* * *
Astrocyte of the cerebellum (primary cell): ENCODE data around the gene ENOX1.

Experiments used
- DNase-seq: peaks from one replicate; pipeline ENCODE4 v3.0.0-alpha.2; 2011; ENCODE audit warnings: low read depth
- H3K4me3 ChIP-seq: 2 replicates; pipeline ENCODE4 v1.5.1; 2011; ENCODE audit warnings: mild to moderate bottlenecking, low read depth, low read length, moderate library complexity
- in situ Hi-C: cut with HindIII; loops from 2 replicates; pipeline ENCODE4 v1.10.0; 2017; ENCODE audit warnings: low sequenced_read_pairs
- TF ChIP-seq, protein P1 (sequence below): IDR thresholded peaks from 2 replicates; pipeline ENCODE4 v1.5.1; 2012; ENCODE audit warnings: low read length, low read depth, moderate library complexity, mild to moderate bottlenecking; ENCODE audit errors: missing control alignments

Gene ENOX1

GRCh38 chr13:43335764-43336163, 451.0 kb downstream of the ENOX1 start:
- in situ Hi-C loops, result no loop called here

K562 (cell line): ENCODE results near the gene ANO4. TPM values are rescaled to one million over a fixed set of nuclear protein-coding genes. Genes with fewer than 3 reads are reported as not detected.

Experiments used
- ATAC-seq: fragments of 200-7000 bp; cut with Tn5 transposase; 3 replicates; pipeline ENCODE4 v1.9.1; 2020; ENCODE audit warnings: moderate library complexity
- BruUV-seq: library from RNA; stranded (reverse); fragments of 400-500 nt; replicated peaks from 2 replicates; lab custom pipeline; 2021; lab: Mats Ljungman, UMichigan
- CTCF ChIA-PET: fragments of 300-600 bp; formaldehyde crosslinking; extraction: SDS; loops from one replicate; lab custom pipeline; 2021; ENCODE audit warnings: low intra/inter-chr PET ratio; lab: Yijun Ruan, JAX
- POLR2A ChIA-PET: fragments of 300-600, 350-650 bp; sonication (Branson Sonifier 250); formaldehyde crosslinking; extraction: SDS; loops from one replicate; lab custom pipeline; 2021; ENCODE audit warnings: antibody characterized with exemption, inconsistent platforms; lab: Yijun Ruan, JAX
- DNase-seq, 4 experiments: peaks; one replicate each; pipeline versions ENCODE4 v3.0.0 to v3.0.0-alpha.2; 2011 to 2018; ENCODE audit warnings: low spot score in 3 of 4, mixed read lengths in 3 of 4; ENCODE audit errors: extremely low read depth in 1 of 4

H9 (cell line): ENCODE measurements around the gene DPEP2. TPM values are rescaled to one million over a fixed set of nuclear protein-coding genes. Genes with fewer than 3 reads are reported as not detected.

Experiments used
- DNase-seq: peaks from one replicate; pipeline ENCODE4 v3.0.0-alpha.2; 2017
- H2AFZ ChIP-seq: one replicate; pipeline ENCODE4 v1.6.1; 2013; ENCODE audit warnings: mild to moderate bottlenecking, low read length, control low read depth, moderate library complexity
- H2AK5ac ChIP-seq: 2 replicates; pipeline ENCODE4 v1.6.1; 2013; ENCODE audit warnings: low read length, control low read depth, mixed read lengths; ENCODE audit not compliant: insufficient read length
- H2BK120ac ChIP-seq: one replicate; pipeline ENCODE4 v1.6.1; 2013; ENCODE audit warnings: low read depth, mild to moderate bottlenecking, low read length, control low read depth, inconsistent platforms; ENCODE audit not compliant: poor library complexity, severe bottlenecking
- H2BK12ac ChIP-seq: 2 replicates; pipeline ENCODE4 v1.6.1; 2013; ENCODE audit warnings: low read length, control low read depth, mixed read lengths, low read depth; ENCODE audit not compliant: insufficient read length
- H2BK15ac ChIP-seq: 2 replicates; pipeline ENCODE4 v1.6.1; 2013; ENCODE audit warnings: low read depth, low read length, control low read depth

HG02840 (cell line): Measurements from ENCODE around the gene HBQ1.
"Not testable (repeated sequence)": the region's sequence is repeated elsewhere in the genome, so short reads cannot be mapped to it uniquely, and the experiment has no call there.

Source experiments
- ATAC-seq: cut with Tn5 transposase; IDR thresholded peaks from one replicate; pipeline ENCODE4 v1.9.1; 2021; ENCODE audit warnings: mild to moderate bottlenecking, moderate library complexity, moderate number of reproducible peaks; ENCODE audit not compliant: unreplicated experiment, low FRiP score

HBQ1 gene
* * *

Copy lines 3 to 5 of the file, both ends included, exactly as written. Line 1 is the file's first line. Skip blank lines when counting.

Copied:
- DNase-seq: peaks from one replicate; pipeline ENCODE4 v3.0.0-alpha.2; 2011; ENCODE audit warnings: low read depth
- H3K4me3 ChIP-seq: 2 replicates; pipeline ENCODE4 v1.5.1; 2011; ENCODE audit warnings: mild to moderate bottlenecking, low read depth, low read length, moderate library complexity
- in situ Hi-C: cut with HindIII; loops from 2 replicates; pipeline ENCODE4 v1.10.0; 2017; ENCODE audit warnings: low sequenced_read_pairs